When children transition from one parent’s house to the other parent’s house, it is often a stressful time. It is important to include information on transitioning your child from home to home in the Parenting Plan.
Children are thrust into a different environment that frequently alters their normal routine. They will often feel a loss of control while trying to handle various emotions brought on by the dissolution. There are a few techniques parents can utilize to ease the stress on the children, as well as the entire family unit, while still maintaining rules and boundaries. These techniques can be crafted for children of all ages.
Ideally, after the custody order is in place the parents can have a discussion and formulate a Parenting Plan. This Parenting Plan would encompass rules at each parent’s home, disciplinary actions, bed times, grooming habits, and each child’s responsibility with chores.
If the custody situation is acrimonious, it is still important either through email or with the help of a therapist for the family to come to an agreement on a Parenting Plan. Children need structure and consistency to be successful in life. This need is more critical when the family is no longer intact.
After the Parenting Plan is formulated the parents can pick a time and place to have a family meeting. In this meeting, the parents would open up a discussion with the children about the Parenting Plan and ask the children for their input. The more involved the children are in the discussion, the chance of success increases. This success can occur even if the children are not in favor of some of the rules.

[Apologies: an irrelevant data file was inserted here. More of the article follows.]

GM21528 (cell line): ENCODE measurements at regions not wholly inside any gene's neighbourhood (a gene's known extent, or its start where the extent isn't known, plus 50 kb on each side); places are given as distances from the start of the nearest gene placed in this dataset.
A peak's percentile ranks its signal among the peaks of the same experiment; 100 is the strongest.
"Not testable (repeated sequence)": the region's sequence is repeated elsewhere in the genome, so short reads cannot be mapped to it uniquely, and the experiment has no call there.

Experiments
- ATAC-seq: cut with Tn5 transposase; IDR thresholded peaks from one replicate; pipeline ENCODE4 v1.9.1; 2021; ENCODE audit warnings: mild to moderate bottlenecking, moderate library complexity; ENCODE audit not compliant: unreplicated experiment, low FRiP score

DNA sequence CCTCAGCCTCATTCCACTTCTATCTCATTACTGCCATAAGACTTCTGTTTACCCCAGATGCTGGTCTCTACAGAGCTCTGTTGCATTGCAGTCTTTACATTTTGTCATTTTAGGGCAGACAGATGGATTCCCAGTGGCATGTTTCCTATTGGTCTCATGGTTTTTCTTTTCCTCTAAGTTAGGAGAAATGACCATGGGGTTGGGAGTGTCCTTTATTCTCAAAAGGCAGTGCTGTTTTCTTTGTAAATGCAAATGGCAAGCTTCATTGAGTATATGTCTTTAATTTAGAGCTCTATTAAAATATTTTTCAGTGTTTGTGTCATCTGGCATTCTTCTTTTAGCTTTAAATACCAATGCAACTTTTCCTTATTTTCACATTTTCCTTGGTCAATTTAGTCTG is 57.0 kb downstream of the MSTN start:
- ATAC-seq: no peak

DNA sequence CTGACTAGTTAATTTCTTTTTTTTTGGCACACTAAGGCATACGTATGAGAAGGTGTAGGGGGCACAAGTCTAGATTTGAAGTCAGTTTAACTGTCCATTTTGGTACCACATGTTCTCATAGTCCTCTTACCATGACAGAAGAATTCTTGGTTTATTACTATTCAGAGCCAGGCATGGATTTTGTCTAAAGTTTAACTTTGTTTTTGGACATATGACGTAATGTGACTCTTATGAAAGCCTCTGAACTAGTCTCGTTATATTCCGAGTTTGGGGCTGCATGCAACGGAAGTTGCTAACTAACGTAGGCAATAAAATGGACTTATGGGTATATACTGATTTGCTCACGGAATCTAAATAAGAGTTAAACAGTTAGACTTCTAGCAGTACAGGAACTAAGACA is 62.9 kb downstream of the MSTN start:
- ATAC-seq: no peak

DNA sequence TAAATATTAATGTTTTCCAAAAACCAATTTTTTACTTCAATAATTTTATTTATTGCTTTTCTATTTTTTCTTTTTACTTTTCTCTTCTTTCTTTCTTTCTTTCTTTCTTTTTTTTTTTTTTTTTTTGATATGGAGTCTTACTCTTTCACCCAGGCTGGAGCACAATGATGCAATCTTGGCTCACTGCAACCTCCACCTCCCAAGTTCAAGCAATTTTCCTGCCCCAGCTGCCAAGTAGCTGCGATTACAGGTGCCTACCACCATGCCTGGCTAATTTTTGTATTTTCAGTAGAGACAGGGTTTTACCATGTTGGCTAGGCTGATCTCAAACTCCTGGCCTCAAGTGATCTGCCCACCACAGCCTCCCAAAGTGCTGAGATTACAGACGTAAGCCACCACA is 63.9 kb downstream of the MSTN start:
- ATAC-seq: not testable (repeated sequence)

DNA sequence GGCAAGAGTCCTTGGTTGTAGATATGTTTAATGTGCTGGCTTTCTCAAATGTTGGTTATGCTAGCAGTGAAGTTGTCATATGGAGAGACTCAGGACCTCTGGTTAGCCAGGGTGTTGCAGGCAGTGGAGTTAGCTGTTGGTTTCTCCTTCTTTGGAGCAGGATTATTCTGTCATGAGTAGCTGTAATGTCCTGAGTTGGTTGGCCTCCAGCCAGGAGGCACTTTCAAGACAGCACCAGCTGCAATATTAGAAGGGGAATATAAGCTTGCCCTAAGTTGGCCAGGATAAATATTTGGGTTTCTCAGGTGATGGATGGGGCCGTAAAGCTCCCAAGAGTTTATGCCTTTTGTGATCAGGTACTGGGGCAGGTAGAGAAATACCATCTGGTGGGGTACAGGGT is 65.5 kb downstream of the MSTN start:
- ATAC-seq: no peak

When the exchanges occur, the parents should have a brief conversation to ease the facilitation of the exchange. For example, Parent A would say to Parent B, “Today Johnny received an A on his reading test. Johnny why don’t you tell Parent B about the test.” This interaction illustrates to the children that the parents, although no longer a couple, can still be civil with each other. It also illustrates to the children that they cannot manipulate either parent or pin one parent against the other, because the parents are interacting and discussing the children.
If both parents are not present at the exchange, or if the children are picked up at school by the receiving parent, the parents should do their best to have a phone conference to discuss events that occurred while the children was in the other parent’s care. A good time for this conference would be shortly before bed to allow the parent who does not have the children in their care to say goodnight. It also helps younger children adapt and ease the situation particularly if one child is attached to one parent versus the other.
Regardless of the personal feelings that parents involved in a dissolution may feel towards each other, it is in their children’s best interest emotionally to see the parents still communicate cordially. This open dialogue provides for an easier transition for children while demonstrating a united front from the parents.
Written by Jennifer Gerard, Esq.